After 5 years of non stop wine making though I would guess my cellar has a house yeast at this point. I have used the RC-212 strain mostly. But yeast once back in the wild, does it revert back to it's original strain/form like feral dogs and cats do after several generations?
 

pgentile

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I don't believe it takes that long for the cultured yeast to overtake the wild and the only way I'm aware to stop the wild is using S02. I'm starting to turn against pre fermentation additions of S02 so I think I'll let the wild buggers have their fun until the cultured ones take over.
If the non-saccharomyces cerevisiae yeast start to die off at 4% then yeah the saccharomyces or cultured take overs fairly quickly. So any batches that any of us have done without SO2 up front and I did a few early on, then they more than likely had wild yeasts early on in the ferment. Think I might forego SO2 upfront as well.
 

Scooter68

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That's a high risk practice. You have no idea of the yeast/bacteria present so you have no idea of what it's good and bad results may be. Once it's done it's thing, you could be fighting a battle to save your wine from some nasty characteristics, that's why yeast strains were developed - so that known results could be obtained. Obviously some strains of yeast in the wild will work in higher alcohol levels, those were the strains used to develop the 'domesticated'yeasts we use now. Otherwise you are sort of playing cards and betting on the hand before you look at the cards you were dealt.
 

balatonwine

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After 5 years of non stop wine making though I would guess my cellar has a house yeast at this point.
I do not know the time frame needed. Not sure anyone knows for sure. But one author I read said that after about 100 years California wineries are starting to see a buildup of desirable yeast.....

I have used the RC-212 strain mostly. But yeast once back in the wild, does it revert back to it's original strain/form like feral dogs and cats do after several generations?
Feral dogs and cats have a change in behavior. Feral yeast would need a change in DNA to go back to a "wild state". ;)
 

JimInNJ

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Yeast is very good at changing DNA. But probably has much more of an opportunity to do so out in the wild than in a basement.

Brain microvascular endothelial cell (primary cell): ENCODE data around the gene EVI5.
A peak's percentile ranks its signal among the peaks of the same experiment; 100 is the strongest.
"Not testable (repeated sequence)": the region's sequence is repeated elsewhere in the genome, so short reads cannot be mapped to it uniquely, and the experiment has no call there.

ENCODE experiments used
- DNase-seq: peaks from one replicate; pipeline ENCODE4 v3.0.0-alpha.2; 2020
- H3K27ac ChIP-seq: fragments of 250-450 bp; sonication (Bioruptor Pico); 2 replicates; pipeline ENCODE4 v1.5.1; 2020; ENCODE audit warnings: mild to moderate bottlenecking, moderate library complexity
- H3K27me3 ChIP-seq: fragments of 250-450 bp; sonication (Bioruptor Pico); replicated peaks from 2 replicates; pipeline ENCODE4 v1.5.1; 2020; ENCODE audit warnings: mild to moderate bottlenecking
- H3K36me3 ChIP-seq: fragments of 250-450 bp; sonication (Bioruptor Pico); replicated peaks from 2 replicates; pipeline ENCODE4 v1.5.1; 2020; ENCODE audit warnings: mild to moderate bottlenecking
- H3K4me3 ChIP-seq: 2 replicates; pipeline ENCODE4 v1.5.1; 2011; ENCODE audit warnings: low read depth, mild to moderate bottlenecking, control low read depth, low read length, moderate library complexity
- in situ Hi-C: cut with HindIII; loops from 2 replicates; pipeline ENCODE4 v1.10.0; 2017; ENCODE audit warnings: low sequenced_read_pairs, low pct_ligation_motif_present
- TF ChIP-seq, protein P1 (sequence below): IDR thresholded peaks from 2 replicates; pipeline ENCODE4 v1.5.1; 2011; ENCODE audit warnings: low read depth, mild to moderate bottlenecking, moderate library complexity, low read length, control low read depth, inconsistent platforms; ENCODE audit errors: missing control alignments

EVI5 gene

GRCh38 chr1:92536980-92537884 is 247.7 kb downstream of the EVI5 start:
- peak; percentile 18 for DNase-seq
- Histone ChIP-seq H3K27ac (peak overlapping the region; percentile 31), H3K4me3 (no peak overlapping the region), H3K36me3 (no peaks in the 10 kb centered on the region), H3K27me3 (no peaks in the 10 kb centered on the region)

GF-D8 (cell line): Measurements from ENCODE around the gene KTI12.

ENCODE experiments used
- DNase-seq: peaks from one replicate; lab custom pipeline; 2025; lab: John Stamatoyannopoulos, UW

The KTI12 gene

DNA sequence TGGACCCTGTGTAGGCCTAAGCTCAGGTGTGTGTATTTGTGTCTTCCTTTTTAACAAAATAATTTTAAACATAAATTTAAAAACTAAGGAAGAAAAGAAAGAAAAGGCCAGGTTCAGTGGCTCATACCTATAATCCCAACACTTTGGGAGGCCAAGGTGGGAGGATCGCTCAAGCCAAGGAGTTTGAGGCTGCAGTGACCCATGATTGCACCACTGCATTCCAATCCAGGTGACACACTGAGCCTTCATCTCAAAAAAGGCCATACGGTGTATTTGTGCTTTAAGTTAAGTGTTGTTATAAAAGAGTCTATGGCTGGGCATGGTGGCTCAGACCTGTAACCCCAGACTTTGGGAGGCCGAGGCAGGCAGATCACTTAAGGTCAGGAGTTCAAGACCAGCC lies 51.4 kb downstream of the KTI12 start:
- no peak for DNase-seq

Scooter68

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Problem with a basement is that their can also be bacteria not just yeast. The K-meta should reduce the chances of wild yeast AND bacteria. I'd fear the unknown bacteria. And not all bacteria are killed by alcohol so the unknowns are the biggest risk - You don't know what you don't know. New house, Old House it doesn't really matter, most basements are not built or cared for the same as say your kitchen.
 

pgentile

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but this is just so you can say you did it.
You make this sound like it's parachuting or bunji jumping. People stick needles in their arms just to say they did it? It's just wine making. Some of us want to understand and learn by experimenting and experiencing. I have followed all the "so called' rules of modern wine making to ensure I have the best probability of making a decent wine. But the reason I want to experiment is to figure out for myself what rules or guidelines are "urban legends".
 

cgallamo

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You make this sound like it's parachuting or bunji jumping. People stick needles in their arms just to say they did it? It's just wine making. Some of us want to understand and learn by experimenting and experiencing. I have followed all the "so called' rules of modern wine making to ensure I have the best probability of making a decent wine. But the reason I want to experiment is to figure out for myself what rules or guidelines are "urban legends".
My bad - you are right. Did not mean to be insulting.